“The Telecaster has been around for more than 60 years,” says Lage, “and it’s still so present. I took that as a parameter: ‘Arclight’ focuses on my love of the electric guitar, specifically the Telecaster. And even more specifically, it’s centered on a jazz trio. It’s basically a realization of this recessive obsession I’ve had for a long time, but had never followed. I wanted to do songs that I feel maybe fell through the cracks for me when I was growing up, but now feel like a brand new kind of music.”
Though up to now Lage has largely recorded and performed original material, he wanted to explore his interpretive skills on ‘Arclight,’ concentrating on music from the early to mid-20th century, “jazz before be-bop.” This was a period that had also inspired his composing for ‘World’s Fair.’ As he did then, Lage consulted Brooklyn-based guitarist, banjo player and music scholar Matt Munestiri, who had already pored over the more obscure pages of the American Songbook. Explains Lage, “I had this conundrum. I was looking for minor songs and slightly more melancholy music from the twenties. Matt sent me about 20 songs that ranged from Willard Robison to Sidney Bechet to Jack Teagarden, Bix Biederbecke and Spike Hughes, a British band leader who had a recording of a song called ‘Nocturne’ that ended up on our record. He nailed this melancholy zone of jazz that I felt was kind of forgotten. It was really poignant, melodic music that had a quirk to it. I think of it as the pre-be-bop generation, when country music and jazz and swing were in this weird wild-west period. ”
Along with ‘Nocturne,’ Lage tackled W.C. Handy’s “Harlem Blues,” a Gus Kahn-Neil Moret piano roll number called “Persian Rug,” and “I’ll Be Seeing You,” which starts off tenderly but gives way to a lively improvisational mid-section before finding its way back to the gentle, classic melody. The rest of the album consists of originals, which, notes Lage, “celebrate the other period I’m obsessed with, the Keth Jarrett American quartet period, an improvisational jazz era that had such a rich connection to songs and to folk music. This was the concept for the album.”
Playing a Telecaster is also an affectionate nod to Lage’s childhood: When he was four years old, his dad, a visual artist, had made him a plywood guitar, based on a Fender Esquire he’d traced from a Bruce Springsteen poster. Lage “played” that guitar until his dad bought him a real electric guitar a year later and they started practicing blues progressions and improvisation together. Similarly, Lage’s all-star rhythm section on ‘Arclight’ recalls the sounds, the bands and the gigs that inspired him as a young musician. Lage remembers seeing Colley and Wollesen at famed Bay Area jazz club Yoshi’s, backing his hero, the late guitar icon Jim Hall, as well as his early mentor, Gary Burton: “I would go to these shows, sit up front, put my head on the stage and watch. They were the most formative jazz guitar experiences of my life. And they were with these guys. I didn’t specifically intend to reassemble that dream crew but then I thought I had a chance, why not call them? I love them, I know their sounds; they would get my vision. And that’s what tied everything together. This was not only a band where I could get to play all this stuff that I’ve come up with, this is band of people I love listening to. And that was so refreshing coming from the solo guitar thing, which was a very personal quest to build a solid individual foundation of music on the guitar. ”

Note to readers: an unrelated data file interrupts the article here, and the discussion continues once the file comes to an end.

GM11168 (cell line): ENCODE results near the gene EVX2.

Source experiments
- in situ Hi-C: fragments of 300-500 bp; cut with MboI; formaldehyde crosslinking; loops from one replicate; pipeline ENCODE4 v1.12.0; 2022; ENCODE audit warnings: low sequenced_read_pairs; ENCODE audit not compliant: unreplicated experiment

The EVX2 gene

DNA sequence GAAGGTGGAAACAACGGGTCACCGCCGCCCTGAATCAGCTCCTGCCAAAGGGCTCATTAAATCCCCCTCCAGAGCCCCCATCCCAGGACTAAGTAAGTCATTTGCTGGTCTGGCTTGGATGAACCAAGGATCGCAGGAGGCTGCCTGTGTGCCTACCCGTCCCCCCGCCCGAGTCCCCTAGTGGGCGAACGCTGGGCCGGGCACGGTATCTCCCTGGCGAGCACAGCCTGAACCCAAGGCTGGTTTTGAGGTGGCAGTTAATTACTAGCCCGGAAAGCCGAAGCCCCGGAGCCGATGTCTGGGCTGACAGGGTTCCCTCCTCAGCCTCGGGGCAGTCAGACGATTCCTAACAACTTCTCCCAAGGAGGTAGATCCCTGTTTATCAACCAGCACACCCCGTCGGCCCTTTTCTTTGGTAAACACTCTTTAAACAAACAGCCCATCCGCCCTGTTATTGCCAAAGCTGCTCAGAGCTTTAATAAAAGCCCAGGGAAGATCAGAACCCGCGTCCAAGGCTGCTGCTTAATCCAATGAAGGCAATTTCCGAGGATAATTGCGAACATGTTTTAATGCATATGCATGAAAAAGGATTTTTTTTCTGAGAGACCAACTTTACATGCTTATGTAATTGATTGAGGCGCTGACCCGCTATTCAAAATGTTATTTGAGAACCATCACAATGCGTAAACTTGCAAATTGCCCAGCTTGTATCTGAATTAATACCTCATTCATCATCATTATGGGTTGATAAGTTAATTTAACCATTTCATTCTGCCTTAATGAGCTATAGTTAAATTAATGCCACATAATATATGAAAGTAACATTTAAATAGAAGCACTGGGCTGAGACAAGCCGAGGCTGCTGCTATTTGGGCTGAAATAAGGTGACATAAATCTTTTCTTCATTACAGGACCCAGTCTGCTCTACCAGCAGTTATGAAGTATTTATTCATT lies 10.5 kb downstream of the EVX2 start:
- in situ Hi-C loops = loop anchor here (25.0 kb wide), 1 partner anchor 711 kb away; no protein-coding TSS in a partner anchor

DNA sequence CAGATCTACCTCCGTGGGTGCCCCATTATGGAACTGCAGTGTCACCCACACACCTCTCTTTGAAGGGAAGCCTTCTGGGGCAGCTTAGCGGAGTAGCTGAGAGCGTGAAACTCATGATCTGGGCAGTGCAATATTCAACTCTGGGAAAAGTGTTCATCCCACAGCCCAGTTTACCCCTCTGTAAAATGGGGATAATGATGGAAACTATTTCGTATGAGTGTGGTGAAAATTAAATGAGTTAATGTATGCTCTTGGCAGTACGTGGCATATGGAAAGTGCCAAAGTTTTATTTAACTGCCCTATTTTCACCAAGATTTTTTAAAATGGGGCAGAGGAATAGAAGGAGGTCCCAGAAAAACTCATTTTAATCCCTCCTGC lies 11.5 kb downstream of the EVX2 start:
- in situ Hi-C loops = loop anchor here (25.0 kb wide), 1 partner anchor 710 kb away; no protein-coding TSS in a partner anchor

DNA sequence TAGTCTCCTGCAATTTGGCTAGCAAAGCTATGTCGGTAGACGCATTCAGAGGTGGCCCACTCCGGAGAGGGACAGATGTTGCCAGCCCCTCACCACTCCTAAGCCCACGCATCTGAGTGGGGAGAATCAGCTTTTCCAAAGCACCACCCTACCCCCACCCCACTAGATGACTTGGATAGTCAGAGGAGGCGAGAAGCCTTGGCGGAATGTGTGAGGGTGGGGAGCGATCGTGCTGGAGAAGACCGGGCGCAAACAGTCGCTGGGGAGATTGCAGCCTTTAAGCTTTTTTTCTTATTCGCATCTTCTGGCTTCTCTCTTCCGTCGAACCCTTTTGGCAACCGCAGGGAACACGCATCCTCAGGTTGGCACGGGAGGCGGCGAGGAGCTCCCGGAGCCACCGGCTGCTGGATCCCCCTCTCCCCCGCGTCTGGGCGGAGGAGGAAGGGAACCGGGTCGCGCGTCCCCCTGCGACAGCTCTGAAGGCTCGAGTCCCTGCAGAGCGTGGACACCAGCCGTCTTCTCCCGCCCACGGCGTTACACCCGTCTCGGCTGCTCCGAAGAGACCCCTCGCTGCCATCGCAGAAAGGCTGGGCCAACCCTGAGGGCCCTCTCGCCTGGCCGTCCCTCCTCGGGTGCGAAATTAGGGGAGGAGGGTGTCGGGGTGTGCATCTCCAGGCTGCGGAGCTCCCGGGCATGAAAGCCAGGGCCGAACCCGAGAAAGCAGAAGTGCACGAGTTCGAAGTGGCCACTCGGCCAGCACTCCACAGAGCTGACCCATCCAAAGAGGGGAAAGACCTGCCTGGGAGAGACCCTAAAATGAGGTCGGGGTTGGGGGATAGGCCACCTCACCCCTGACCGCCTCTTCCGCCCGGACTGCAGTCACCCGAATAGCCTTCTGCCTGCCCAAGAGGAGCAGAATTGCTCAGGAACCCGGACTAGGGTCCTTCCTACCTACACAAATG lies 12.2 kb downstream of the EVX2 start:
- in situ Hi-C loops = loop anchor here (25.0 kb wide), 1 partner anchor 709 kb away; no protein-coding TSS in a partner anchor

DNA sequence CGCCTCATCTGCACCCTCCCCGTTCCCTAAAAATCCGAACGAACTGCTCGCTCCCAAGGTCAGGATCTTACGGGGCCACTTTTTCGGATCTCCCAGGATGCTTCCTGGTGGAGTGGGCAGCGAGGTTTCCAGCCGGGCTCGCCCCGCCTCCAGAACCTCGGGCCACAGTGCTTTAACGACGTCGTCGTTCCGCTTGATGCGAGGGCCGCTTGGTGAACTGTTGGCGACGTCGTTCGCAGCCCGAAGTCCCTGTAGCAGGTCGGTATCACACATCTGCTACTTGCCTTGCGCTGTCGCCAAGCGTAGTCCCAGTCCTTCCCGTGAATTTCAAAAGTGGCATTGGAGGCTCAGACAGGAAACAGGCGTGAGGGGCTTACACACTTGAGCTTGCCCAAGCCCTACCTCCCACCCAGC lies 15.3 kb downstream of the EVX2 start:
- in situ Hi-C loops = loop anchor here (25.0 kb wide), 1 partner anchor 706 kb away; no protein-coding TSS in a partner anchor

Jesse Harris became both observer and arbiter as the sessions unfolded, an invaluable role. While Lage would perceive a take as merely the first in a series, Harris, as Lage recounts, would say: “‘That’s it! Do you hear the spirit, the narrative, the build? Do you see how you struggle there but nail it here? That’s the ebb and flow.’ I absolutely loved it. This was very different than the solo guitar record, where I felt as though only I knew when it was done. I was outnumbered on this one, and by all my favorite people and musicians. ‘Arclight’ also has a spirit to it, this raucous energy, a thing that I felt was so strongly connected to this music and this band. There was a concept, a philosophy, a tonal palette, but that kind of energy, that almost dance-band vibe — Jesse could see it a mile away. It was so much fun to turn it up loud in the studio, and feel the music that way.”
Concludes Lage, “I feel like I’ve been on this very focused mission to make certain things a part of my musical life, and the electric guitar was one of the things that was missing. I’m very excited to share this. ”
— Michael Hill